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Lawrence Weiner – Out of Sight

Dvir Gallery is happy to share that the Fort Mason Center for Arts & Culture presents Weiner’s work, the Out of Sight through the end of January. “Out of Sight” references the “gamification” of learning while the viewer interacts with the marelles in English, Mandarin Chinese, and Spanish. “A person coming in with whatever situation they find themselves in, the minute they have any thoughts about themselves going From Here to There, they will be able to stand in front of the marelle and realize they first must imagine themselves doing it, that’s assuming a position,” said Weiner.

Simon Fujiwara in Rotterdam group show

Dvir Gallery is happy to announce that Simon Fujiwara is featured in the new group show Zijn naam was Austerlitz/Austerlitz was his name, in Rotterdam. Almost exactly coinciding with the twentieth anniversary of the premature death of the influential German writer W.G. Sebald (1944 – 2001) on December 14, 2001, Tlön Projects is thrilled to announce the group exhibition Zijn naam was Austerlitz/Austerlitz was his name as a tribute to this literary giant. The exhibition is curated by the Belgian art critic/curator Sam Steverlynck with works from the imaginary collection of Tlön Projects. 09.02.2022—03.04.2022  

ARTnews Pays Tribute to Lawrence Weiner

Lawrence Weiner, a godfather of the Conceptual art movement of the 1960s and ’70s, has died. With his sculptural installations composed with koan-like texts, Weiner experimented with the slippery nature of language and the ways that words connote meaning. Despite the seemingly academic underpinning of his art, Weiner’s works are also imbued with a rebellious spirit that has made them accessible to—and loved by—many. Critics saw in Weiner’s work all kinds of lofty ideas about language and its limitations, but Weiner was fairly plainspoken about his art. “The purpose of the academy is to have an answer and, at the least, a solution,” he said in the oral history. “But the purpose of art is to not have an answer, it’s to question.”   Access the full article by Alex Greenberg here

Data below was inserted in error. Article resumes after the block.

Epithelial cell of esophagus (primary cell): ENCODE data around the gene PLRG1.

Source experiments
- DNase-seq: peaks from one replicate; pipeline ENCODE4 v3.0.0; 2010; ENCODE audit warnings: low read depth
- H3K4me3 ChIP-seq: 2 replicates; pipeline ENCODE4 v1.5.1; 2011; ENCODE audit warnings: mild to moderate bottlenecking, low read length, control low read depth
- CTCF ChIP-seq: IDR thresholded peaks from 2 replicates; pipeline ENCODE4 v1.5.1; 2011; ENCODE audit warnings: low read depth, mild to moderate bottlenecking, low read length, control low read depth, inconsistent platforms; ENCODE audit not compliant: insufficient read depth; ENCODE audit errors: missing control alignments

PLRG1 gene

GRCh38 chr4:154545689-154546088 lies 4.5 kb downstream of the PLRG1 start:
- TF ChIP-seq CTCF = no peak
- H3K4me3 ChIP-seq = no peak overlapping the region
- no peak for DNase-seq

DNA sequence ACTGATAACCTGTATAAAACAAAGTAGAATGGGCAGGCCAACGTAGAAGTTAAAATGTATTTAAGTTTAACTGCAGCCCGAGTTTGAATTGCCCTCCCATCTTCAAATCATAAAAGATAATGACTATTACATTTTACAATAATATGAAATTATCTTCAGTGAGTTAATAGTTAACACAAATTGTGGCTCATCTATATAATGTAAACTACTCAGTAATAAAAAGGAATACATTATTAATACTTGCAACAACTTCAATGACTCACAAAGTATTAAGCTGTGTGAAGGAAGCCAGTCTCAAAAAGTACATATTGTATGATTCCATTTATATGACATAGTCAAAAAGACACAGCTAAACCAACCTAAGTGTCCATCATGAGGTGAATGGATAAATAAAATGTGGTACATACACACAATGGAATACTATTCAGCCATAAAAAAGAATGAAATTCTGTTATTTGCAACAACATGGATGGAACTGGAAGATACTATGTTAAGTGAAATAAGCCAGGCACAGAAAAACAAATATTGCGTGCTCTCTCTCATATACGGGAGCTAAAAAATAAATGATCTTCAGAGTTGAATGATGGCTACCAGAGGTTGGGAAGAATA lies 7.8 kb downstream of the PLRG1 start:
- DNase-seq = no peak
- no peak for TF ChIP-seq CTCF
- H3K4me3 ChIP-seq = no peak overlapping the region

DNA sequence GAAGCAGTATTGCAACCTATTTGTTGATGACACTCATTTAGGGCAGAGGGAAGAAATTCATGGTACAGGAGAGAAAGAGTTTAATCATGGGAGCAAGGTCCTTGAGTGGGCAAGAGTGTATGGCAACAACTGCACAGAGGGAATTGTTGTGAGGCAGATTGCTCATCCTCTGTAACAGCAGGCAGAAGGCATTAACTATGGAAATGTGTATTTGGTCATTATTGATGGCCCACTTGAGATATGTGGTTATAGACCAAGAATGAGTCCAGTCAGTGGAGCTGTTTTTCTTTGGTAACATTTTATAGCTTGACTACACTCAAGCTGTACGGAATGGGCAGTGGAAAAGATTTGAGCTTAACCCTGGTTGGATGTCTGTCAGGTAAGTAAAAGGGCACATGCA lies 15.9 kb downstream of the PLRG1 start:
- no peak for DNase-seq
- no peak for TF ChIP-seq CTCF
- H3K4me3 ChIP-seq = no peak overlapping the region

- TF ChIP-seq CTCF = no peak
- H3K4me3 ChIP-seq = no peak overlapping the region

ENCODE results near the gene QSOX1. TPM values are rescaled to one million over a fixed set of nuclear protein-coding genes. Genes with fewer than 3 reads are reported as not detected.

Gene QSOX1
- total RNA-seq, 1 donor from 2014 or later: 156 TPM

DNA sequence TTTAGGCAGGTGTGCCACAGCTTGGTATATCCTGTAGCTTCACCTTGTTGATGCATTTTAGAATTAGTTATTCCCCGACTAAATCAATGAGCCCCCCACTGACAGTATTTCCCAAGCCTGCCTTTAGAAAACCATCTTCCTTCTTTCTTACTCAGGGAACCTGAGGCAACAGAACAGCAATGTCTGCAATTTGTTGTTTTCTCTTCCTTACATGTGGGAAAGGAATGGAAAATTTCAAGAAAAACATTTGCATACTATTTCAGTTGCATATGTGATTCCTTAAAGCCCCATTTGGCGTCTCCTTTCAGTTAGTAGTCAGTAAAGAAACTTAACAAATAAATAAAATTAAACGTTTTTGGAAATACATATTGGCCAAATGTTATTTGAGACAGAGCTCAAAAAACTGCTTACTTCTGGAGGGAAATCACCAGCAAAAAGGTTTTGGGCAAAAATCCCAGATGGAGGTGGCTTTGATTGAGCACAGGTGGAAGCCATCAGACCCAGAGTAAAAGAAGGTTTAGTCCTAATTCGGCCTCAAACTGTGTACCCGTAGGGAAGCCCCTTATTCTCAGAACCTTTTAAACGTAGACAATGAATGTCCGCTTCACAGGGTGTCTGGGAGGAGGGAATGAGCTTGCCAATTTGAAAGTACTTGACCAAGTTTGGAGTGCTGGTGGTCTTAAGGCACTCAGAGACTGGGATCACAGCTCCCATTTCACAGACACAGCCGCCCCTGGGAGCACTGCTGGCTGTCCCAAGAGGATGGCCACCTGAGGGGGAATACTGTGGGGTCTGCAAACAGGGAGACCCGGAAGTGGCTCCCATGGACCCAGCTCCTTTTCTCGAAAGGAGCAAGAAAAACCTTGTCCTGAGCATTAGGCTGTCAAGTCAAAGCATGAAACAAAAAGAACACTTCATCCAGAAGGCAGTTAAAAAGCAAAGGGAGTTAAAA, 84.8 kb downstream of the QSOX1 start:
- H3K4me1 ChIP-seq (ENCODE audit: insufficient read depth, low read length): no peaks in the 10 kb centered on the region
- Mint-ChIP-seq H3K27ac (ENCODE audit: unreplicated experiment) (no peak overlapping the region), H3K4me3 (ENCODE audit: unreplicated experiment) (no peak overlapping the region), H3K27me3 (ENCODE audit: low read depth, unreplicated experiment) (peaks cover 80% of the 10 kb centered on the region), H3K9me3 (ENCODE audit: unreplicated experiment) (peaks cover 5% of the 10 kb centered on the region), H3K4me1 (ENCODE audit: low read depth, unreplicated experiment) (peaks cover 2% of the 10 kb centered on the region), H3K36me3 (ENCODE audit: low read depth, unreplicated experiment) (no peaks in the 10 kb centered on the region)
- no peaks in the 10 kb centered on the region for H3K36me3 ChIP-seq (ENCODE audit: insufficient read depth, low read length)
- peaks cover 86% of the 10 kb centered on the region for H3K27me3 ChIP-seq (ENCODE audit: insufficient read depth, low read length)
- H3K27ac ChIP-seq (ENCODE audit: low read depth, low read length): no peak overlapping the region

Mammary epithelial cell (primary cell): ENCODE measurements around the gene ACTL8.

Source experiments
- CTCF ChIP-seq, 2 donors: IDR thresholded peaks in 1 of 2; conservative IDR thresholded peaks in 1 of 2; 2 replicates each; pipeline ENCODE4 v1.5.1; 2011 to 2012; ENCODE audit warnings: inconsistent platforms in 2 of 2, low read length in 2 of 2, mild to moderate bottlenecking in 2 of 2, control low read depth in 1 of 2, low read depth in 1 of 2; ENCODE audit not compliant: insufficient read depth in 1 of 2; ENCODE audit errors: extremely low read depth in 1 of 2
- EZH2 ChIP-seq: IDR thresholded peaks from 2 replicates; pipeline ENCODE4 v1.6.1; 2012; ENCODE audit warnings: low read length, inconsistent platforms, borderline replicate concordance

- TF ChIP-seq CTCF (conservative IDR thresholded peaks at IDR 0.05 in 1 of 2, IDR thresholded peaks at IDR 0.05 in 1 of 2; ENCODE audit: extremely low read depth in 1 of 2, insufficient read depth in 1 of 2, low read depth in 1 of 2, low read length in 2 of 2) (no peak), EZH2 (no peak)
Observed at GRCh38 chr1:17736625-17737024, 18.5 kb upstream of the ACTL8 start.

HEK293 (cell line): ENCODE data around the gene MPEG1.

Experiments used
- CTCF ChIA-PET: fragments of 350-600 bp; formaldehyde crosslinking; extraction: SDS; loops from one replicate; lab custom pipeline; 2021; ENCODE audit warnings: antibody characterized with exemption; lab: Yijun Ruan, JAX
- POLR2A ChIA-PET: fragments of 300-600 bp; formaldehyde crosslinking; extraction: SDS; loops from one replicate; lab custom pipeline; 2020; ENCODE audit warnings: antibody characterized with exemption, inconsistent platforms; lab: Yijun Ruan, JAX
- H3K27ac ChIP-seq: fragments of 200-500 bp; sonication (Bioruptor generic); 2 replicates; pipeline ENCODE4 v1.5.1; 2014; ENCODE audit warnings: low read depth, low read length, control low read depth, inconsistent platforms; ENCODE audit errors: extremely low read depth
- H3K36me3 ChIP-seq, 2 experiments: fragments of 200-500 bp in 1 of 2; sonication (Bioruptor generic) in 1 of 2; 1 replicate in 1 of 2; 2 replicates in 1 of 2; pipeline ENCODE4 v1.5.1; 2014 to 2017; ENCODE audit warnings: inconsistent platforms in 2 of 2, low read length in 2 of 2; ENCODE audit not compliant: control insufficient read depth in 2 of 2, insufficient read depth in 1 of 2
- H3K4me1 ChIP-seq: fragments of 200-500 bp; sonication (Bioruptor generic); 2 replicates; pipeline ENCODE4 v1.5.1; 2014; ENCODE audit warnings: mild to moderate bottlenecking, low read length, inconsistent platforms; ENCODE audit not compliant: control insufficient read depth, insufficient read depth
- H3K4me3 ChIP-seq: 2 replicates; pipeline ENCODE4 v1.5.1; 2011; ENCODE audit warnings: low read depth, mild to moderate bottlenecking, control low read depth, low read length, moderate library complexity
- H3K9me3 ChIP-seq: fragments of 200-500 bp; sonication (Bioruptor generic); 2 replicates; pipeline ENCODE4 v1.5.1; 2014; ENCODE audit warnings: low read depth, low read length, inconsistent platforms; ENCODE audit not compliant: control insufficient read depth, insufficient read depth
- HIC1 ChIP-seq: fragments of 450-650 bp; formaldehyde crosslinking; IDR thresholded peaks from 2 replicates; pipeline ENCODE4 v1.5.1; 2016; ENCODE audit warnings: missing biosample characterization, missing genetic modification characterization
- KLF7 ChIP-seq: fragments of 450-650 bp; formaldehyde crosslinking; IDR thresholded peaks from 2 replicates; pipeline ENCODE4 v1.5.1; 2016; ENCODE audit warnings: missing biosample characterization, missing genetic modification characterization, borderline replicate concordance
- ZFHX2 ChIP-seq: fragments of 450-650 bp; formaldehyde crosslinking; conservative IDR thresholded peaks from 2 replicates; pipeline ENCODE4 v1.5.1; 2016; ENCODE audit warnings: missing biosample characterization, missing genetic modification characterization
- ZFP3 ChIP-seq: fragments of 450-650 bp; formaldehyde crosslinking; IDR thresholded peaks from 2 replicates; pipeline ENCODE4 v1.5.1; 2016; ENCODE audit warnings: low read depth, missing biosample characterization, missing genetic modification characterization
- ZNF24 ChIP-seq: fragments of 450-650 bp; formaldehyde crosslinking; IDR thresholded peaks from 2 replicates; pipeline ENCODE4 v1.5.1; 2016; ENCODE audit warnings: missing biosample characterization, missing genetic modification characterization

Lawrence Weiner, a Tribute by The Art Newspaper

Weiner rose to prominence in the late 1960s when conceptual art was gaining traction in the US. He was part of a generation of artists questioning conventional modes of making and displaying art. At the time Weiner was creating grid-based drawings, shaped canvases and ephemeral interventions that sought to delineate public spaces.

The artist’s trademark interventions, often consisting of graphic elements and enigmatic phrases, are among the most distinctive bodies of work in contemporary art.

Read the full article by Benjamin Sutton here

Naama Tsabar, Moshe Ninio, Barak Ravitz and Pavel Wolberg in Ramat Gan

Dvir Gallery is happy to announce the re-opening of the Ramat Gan Museum of Israeli Art. Its first exhibition, curated by Svetlana Reingold, The Institution. The Museum and Israeliness features the works of Naama Tsabar, Moshe Ninio, Pavel Wolberg and Barak Ravitz.

Lawrence Weiner in his own words / frieze

In 2003, Matthew Higgs – director and chief curator of White Columns in New York – spoke with the artist Lawrence Weiner at Frieze London. Weiner answers 20 questions (sourced from artists, curators, and writers who admire his work), ranging from the role of the artist in society to the importance of dreams to the political urgency of artmaking in the 21st century. ‘I wish it were possible to remove yourself from [public] situations, but I’m afraid it is not,’ he tells Higgs, in response to a question by the artist Liam Gillick. ‘The artist’s reality is absolutely nobody else’s reality. When they talk about so-called public art, we’re the public as well … You cannot remove yourself.’